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We would be far better off if our government operated more like a business for a number of reasons. When a business experiences a bad event or has a problem that interferes with its success, they utilize a technique called root cause analysis to fix the problem. Root cause analysis thoroughly reviews all the processes that are involved and identifies breakdowns. Plans can be developed and implemented to correct the problem. In government, in cases like the Naval yard killings, opportunistic politicians offer agenda driven solutions rather than solutions aimed at fixing the problem. That is why we hear calls for gun control before the gunpowder clears in tragedies like this.

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Why do we hear that there were warning signs that were ignored when these shootings occur? Aaron Alexis,  the Naval yard gunman, reported auditory hallucinations when he called police to a Rhode Island hotel six weeks before and said he was hearing voices in the closet and wanted to move to a Navy hotel. Such hallucinations are the hallmark of psychiatric disorders; about 75 percent of those diagnosed with schizophrenia experience voices that they can’t explain. Military officials acknowledged that Alexis had disciplinary issues including absence without permission, insubordination and disorderly conduct. Among the problems: an arrest in September 2010 by Fort Worth police after he accidentally fired a bullet into the apartment above him while he was cleaning a gun with slippery hands. Prosecutors determined that there wasn’t enough evidence to bring a recklessness case.

Some who knew Nidal Malik Hasan, the Fort Hood gunman, as a student said they saw clear signs that he had no place in the military. As it turns out, Nine Army officers received reprimands for missing the warning flags raised by  Fort Hood killer Major Nidal Hasan as he rose through the ranks of the military. The Secretary of the Army said the officers failed to meet the “high standards” expected of Army officers when they supervised Hasan at the Walter Reed Army Medical Center in Washington.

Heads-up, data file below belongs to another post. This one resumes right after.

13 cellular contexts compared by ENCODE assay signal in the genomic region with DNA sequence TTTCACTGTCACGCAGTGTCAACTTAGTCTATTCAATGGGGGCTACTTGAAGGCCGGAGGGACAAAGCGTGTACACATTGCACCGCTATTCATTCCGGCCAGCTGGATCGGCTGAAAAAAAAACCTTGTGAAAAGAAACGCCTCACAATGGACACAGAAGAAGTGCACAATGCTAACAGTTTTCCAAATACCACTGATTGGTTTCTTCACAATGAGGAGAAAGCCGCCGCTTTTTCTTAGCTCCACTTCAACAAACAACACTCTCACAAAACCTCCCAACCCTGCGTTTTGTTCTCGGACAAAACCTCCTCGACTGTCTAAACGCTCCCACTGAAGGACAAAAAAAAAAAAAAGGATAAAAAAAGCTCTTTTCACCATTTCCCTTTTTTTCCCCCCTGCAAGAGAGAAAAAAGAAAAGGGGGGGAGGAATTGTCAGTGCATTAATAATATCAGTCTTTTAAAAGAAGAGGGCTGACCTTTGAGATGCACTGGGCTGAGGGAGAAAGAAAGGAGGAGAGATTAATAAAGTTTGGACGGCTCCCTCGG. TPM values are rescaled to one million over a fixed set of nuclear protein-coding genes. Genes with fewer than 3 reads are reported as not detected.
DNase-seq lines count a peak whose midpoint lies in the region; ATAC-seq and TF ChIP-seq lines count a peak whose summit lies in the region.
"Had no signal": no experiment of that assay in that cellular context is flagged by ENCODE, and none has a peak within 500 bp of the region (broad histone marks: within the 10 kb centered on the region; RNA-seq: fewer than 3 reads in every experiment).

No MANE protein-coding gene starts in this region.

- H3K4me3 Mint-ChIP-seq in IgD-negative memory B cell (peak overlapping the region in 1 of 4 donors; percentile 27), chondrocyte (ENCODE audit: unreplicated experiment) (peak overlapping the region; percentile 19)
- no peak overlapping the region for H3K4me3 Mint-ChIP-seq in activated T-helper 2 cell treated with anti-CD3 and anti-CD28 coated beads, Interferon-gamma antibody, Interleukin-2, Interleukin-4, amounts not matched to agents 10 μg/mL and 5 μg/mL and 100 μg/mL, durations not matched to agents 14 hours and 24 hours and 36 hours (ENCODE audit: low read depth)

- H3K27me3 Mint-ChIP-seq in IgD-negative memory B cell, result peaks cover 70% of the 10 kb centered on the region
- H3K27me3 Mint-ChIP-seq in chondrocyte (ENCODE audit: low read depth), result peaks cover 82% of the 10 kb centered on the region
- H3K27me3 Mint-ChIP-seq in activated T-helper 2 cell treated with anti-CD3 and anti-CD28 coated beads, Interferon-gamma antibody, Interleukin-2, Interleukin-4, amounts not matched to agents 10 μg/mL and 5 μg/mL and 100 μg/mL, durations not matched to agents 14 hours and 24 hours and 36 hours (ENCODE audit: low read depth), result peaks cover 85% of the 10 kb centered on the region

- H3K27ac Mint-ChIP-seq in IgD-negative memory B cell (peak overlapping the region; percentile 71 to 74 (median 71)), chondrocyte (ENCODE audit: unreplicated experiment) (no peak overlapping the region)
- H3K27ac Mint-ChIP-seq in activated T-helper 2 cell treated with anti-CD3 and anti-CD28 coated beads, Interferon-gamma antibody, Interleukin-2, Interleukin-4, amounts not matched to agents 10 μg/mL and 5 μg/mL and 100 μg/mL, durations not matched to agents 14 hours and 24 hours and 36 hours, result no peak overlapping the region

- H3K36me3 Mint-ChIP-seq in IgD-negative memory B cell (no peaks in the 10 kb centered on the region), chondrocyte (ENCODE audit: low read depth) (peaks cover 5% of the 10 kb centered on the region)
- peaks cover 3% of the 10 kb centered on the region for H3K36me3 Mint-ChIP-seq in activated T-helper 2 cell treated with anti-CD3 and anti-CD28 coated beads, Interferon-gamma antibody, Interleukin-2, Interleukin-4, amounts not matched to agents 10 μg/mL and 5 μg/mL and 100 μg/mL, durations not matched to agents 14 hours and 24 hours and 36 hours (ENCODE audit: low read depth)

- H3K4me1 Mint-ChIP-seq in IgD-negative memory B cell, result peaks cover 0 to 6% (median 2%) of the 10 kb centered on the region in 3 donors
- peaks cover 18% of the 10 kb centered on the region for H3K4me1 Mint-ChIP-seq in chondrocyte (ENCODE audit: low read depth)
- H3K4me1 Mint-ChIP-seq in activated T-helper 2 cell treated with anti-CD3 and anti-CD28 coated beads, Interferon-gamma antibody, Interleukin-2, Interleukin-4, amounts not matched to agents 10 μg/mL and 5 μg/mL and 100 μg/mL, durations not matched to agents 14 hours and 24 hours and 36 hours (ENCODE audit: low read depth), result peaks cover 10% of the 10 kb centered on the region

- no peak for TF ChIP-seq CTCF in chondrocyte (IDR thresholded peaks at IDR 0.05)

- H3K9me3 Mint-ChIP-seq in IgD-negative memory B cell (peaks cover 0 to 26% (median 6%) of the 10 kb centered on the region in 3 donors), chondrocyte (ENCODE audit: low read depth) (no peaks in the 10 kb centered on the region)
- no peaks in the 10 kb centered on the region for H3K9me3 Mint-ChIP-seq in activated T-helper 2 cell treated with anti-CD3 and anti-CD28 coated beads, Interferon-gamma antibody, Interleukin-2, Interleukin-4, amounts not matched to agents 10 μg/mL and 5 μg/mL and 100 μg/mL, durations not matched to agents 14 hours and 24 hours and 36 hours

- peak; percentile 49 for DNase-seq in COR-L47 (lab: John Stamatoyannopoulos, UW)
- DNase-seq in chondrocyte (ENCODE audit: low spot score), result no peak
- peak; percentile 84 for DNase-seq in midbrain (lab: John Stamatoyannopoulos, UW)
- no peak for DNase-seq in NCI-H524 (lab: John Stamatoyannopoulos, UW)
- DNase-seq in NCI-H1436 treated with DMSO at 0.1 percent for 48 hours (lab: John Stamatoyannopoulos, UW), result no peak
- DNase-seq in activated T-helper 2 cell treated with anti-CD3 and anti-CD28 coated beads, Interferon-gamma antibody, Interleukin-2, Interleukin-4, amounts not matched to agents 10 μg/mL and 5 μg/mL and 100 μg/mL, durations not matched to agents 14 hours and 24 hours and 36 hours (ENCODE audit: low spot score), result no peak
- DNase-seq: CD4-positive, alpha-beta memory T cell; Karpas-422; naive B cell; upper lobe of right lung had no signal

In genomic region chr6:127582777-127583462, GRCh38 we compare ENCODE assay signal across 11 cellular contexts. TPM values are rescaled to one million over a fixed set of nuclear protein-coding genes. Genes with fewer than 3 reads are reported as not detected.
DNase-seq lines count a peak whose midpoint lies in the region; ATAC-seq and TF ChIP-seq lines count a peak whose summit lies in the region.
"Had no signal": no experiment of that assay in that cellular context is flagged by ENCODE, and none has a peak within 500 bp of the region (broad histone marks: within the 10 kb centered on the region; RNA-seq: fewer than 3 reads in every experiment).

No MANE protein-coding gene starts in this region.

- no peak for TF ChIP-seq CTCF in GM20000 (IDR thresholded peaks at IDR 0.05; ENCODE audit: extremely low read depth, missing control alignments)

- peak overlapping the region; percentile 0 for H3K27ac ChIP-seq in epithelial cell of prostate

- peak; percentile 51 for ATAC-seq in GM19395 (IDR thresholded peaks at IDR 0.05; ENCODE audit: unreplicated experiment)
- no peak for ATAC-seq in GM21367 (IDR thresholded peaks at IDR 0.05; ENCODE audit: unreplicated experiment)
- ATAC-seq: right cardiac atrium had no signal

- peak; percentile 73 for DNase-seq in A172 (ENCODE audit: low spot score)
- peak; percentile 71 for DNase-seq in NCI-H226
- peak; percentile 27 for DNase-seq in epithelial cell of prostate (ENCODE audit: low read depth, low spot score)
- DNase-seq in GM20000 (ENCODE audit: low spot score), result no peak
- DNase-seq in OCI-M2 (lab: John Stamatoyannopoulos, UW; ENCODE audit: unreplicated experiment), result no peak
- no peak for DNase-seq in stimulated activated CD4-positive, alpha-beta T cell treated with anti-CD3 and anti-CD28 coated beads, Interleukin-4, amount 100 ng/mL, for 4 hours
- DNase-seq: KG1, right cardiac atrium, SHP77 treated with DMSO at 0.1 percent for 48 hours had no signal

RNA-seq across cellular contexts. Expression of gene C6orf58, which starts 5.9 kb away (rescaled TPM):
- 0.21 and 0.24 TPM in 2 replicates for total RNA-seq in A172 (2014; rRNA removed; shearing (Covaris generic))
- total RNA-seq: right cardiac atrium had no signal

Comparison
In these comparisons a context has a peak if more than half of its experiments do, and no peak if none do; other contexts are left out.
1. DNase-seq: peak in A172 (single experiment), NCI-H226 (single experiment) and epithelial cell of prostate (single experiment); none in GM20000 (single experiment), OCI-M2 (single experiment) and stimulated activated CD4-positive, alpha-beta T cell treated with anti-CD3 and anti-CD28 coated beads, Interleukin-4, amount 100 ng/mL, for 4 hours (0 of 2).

Really, high standards in the military? In the case of Alexis who had a poor track record, he was discharged with an honorable discharge rather than a general or dishonorable discharge. Why? If given a less than honorable discharge he would not have been given the security clearance as a contractor which allowed him to have the weapons on the military base. Did the military cut him a break? At what price? So perhaps we need to not only review the process of granting security clearance, but also review the military personnel management systems.

There is also another disturbing element present in many mass murders, the use of SSI (psychiatric) drugs by the killers. Even worse is the fact that the press ignores this so easily seen connection to mass murders. Despite it being reported that prescription drugs were found in the apartment of ‘Batman’ shooter James Holmes days after the Aurora massacre, it took nine months to find that the drugs were psychiatric drugs . Like Columbine killer Eric Harris, Holmes had been taking Zoloft, another SSRI drug linked with violent outbursts. There are literally hundreds of examples of mass shootings, murders and other violent episodes that have been committed by individuals on psychiatric drugs over the past three decades. The number of cases is staggering. Why is the corporate media so disinterested in pursuing this clear connection?